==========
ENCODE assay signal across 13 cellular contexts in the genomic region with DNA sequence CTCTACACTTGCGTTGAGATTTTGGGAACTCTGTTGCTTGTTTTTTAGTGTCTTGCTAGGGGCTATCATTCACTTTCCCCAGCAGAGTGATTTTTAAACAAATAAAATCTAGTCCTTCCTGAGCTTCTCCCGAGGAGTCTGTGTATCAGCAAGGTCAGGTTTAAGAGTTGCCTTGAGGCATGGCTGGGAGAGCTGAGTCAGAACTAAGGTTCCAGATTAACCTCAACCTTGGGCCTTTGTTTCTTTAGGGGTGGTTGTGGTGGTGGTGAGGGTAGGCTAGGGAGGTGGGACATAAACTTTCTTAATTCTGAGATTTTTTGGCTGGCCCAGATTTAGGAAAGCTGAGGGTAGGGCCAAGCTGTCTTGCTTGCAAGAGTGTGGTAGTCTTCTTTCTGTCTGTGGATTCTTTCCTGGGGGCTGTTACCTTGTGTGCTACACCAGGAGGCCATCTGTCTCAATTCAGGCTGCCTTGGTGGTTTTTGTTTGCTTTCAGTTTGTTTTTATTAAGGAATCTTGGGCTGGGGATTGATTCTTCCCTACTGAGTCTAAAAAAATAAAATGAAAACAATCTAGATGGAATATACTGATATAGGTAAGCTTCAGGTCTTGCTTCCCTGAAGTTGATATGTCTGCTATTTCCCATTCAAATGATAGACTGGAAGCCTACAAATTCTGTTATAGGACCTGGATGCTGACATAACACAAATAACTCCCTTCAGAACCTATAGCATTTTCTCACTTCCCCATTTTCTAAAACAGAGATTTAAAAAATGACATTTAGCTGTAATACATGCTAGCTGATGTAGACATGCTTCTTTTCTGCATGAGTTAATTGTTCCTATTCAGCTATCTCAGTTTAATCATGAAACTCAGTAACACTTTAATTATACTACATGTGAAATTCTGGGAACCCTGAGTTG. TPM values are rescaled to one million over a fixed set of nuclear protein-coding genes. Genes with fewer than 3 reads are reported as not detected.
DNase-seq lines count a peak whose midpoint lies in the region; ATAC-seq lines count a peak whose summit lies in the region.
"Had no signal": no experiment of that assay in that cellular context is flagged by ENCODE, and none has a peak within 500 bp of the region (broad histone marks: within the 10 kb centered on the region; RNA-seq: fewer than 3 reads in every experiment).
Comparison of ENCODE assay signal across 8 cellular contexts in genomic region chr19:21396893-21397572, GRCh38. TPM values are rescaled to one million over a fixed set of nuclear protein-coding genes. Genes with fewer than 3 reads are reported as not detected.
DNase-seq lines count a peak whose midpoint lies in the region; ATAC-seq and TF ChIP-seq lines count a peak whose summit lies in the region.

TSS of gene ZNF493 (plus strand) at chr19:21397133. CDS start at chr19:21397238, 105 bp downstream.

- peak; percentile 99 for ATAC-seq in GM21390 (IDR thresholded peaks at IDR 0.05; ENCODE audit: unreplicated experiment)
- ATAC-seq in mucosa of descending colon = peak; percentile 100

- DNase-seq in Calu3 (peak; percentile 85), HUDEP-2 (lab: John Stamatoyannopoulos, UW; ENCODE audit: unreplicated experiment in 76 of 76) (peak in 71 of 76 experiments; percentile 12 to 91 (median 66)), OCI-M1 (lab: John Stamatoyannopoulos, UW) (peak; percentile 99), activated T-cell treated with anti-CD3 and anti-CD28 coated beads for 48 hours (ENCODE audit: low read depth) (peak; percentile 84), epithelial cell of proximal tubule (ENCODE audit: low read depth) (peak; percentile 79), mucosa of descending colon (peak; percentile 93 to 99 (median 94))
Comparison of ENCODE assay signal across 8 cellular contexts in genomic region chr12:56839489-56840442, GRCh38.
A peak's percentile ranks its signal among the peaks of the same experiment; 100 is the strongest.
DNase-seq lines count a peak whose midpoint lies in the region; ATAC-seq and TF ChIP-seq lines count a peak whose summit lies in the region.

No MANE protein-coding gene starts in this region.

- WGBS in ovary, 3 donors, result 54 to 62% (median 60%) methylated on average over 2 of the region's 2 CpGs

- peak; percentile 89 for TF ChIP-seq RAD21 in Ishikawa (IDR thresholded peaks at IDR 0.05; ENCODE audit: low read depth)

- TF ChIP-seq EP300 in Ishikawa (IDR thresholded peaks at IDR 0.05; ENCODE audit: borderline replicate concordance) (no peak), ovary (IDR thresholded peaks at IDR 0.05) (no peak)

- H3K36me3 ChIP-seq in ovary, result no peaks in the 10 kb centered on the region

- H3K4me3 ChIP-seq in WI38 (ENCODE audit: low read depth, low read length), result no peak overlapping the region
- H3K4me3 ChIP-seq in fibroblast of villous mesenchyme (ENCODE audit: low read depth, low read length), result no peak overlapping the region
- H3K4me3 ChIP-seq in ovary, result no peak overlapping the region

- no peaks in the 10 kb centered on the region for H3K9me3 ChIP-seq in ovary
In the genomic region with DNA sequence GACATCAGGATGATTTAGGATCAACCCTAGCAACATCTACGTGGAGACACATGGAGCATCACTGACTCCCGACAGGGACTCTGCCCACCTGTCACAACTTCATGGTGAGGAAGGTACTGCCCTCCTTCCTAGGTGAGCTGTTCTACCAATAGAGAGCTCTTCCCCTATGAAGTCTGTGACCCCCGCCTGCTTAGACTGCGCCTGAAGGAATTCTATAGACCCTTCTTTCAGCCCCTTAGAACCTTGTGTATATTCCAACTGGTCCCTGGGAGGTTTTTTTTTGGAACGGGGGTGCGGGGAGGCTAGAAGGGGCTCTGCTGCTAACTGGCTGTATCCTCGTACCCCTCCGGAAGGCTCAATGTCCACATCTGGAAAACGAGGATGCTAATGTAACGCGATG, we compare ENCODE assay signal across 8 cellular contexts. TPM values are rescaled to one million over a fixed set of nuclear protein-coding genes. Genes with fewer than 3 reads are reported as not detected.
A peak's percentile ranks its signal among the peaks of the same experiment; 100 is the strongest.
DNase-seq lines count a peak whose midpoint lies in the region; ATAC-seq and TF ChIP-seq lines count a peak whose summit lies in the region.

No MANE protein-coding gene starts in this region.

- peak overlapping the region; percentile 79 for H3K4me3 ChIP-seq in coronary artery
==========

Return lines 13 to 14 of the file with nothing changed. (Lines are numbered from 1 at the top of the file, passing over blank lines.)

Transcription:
No MANE protein-coding gene starts in this region.

- WGBS in ovary, 3 donors, result 54 to 62% (median 60%) methylated on average over 2 of the region's 2 CpGs